A hashtag about the death of former British prime minister Margaret Thatcher caused some confusion for Cher fans.
Pop icon Cher was almost killed -- by a hashtag.
The hashtag #nowthatcherisdead circulated in the Twitterverse on Monday and quickly became a source of confusion for Cher's fans. It turns out, the hashtag was generated by a website called "Is Thatcher Dead Yet?" dedicated to monitoring the death of former British prime minister Margaret Thatcher, according to The Wall Street Journal. Thatcher passed away on Monday at the age of 87.
Fans panicked when they saw the hashtag and took to Twitter to mourn what they thought was the pop star's death.
RIP Cher. At least now we'll find out about life after love. #nowthatchersdead
— David Itzcovitz (@ItzDaveMedia) April 8, 2013
Did Cher die?! #nowthatchersdead
— Nick Frost (@Nick_Frost) April 8, 2013
#nowthatchersdead Cher is dead?!?!?!
— George Clarke (@MrGeorgeClarke) April 8, 2013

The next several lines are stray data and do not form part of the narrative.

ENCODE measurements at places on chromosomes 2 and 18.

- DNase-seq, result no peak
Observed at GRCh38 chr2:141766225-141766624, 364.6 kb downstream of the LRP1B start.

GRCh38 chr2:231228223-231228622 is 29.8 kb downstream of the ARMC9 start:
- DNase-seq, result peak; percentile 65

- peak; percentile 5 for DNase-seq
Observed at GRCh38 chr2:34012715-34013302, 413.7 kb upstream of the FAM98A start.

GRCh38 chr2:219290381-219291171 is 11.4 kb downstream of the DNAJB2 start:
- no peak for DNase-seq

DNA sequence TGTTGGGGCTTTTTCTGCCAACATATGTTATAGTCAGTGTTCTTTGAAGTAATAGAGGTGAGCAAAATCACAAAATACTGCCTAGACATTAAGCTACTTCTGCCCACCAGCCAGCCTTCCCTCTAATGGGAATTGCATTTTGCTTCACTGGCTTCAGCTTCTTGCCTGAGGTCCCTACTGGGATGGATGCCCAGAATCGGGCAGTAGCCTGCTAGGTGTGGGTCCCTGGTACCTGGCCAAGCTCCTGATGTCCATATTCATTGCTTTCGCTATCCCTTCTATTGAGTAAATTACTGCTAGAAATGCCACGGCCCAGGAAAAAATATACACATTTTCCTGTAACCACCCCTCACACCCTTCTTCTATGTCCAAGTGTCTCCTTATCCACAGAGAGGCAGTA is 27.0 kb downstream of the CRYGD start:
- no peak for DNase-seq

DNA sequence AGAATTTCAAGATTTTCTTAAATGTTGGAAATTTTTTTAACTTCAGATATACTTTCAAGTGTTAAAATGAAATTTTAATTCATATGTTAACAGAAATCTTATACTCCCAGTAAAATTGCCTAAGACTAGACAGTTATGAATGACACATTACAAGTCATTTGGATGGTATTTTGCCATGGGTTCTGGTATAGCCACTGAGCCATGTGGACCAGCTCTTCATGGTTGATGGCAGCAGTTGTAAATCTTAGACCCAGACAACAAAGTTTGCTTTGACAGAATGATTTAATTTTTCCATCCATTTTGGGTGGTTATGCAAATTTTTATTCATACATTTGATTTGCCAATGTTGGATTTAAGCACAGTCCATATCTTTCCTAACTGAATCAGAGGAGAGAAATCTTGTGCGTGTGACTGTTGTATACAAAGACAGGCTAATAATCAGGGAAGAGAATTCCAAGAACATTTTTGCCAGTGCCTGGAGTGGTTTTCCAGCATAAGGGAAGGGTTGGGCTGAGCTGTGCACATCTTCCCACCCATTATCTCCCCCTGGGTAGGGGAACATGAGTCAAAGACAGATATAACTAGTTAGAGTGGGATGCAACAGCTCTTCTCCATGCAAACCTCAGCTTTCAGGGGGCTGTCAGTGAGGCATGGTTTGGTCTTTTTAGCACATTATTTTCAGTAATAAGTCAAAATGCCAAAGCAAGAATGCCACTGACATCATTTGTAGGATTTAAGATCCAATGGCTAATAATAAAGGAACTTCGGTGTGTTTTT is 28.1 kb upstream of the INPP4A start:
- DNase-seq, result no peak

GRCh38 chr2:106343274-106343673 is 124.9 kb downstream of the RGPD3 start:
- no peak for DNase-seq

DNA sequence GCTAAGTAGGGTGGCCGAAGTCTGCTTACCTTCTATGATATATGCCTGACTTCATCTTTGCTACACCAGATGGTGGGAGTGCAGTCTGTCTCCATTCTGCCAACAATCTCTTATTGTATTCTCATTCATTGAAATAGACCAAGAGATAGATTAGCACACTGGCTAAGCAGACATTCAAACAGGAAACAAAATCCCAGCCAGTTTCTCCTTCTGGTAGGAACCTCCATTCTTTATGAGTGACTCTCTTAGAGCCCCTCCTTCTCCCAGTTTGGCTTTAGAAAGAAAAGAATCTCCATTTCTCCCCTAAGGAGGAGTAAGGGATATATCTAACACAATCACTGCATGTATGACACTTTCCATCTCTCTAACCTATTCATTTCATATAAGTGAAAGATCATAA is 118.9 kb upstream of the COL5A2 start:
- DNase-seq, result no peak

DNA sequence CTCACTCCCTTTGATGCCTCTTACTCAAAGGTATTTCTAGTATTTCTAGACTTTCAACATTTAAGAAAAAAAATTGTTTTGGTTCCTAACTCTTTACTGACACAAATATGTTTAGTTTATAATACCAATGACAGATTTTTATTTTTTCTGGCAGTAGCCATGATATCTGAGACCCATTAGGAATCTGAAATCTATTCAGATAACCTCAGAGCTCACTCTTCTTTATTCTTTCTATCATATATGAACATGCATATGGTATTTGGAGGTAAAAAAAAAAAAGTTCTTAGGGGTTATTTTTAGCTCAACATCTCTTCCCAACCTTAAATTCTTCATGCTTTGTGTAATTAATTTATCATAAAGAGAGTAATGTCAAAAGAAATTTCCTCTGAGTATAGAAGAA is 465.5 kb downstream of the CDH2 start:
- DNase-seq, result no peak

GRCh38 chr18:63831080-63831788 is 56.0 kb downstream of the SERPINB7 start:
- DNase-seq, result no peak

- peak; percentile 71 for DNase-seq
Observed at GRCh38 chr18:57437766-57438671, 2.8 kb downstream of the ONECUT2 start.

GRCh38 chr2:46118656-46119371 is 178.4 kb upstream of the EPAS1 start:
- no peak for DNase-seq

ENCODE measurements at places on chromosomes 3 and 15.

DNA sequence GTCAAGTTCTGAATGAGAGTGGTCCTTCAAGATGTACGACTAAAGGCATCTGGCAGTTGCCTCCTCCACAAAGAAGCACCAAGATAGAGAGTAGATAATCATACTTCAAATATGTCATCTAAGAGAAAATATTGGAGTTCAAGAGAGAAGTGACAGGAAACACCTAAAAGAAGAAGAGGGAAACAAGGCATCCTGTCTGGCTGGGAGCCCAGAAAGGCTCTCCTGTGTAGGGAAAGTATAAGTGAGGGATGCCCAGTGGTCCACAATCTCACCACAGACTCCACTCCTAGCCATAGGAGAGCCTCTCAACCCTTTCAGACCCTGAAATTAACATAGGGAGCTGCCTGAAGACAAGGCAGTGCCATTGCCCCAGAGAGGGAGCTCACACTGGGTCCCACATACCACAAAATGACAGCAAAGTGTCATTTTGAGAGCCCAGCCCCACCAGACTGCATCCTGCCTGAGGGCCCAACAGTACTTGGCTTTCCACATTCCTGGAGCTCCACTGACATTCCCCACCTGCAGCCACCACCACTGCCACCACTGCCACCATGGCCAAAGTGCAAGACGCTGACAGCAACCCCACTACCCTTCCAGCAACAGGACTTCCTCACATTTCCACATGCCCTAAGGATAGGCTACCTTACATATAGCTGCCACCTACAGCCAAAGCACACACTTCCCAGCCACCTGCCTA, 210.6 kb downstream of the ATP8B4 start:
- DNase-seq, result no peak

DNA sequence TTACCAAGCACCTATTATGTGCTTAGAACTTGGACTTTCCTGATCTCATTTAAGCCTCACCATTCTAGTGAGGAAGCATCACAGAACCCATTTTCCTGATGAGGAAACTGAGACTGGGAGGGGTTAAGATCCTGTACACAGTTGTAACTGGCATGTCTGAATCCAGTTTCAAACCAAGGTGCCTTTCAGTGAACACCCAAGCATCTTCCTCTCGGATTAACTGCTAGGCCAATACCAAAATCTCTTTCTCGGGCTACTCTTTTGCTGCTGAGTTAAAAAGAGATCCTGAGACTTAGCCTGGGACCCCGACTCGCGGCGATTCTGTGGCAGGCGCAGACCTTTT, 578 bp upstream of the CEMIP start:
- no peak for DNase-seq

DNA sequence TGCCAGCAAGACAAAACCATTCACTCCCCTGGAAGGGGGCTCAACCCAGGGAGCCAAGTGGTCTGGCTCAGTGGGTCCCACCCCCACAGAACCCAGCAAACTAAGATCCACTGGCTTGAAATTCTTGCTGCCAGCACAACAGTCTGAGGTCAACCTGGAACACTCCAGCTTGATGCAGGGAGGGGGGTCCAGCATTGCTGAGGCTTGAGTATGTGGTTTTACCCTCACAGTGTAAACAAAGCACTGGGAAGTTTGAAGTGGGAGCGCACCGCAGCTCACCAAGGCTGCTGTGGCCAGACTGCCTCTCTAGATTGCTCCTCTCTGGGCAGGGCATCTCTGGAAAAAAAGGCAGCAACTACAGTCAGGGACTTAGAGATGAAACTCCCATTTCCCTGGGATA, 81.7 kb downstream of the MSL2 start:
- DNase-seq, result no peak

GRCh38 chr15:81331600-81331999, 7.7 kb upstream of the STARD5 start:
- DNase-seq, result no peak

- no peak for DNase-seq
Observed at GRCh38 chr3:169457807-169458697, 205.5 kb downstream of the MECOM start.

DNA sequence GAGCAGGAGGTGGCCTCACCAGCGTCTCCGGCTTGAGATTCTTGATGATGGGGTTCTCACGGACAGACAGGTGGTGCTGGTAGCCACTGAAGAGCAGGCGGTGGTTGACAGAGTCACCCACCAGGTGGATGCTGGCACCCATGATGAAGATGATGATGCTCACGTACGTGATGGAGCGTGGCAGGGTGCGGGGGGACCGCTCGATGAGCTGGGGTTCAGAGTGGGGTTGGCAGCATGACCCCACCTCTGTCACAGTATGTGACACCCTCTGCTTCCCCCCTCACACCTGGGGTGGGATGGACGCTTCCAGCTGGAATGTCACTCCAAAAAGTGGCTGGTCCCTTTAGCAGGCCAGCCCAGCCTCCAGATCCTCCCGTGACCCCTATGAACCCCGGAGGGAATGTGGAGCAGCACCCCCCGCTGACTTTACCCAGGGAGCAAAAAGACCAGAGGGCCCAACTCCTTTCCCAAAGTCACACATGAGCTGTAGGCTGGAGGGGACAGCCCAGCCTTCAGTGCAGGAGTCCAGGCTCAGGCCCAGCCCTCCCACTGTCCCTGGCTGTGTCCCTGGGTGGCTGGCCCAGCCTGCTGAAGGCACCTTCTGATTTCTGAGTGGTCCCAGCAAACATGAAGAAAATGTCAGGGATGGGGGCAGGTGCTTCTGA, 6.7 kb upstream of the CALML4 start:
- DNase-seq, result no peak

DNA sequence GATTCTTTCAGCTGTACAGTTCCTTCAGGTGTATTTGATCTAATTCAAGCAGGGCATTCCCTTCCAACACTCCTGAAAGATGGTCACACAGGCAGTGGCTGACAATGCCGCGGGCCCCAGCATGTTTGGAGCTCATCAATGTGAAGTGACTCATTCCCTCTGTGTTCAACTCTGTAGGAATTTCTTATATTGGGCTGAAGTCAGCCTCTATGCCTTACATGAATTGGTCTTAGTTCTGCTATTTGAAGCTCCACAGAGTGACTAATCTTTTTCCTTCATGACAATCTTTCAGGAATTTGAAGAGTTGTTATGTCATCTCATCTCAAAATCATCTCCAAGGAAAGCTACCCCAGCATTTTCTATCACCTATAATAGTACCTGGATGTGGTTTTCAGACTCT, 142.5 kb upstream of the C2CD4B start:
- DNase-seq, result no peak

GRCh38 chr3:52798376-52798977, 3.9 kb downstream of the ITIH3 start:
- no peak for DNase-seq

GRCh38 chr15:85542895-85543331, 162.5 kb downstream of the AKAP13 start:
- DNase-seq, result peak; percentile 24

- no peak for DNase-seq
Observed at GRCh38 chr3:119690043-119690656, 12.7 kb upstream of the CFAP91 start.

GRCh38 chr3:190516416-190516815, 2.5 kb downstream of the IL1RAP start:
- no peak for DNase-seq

Fortunately, comedian Ricky Gervais was available to help put an end the confusion:
Some people are in a frenzy over the hashtag #nowthatchersdead.It's "Now Thatcher's dead". Not, "Now that Cher's dead" JustSayin'
— Ricky Gervais (@rickygervais) April 8, 2013
Cher is now part of the club of celebrities who were victims of death pranks. Bill Cosby had to refute reports of his own death on Twitter in 2010. Denzel Washington was presumed dead in 2011 thanks to the newssite Global Associated News, which known for generating fake news. The site is also responsible for the fake deaths of Charlie Sheen, Adam Sandler and Owen Wilson. Others who have combated phony death reports on Twitter include: Jeff Goldblum, Harrison Ford, Matt Damon, Britney Spears, Morrissey, and Ellen DeGeneres.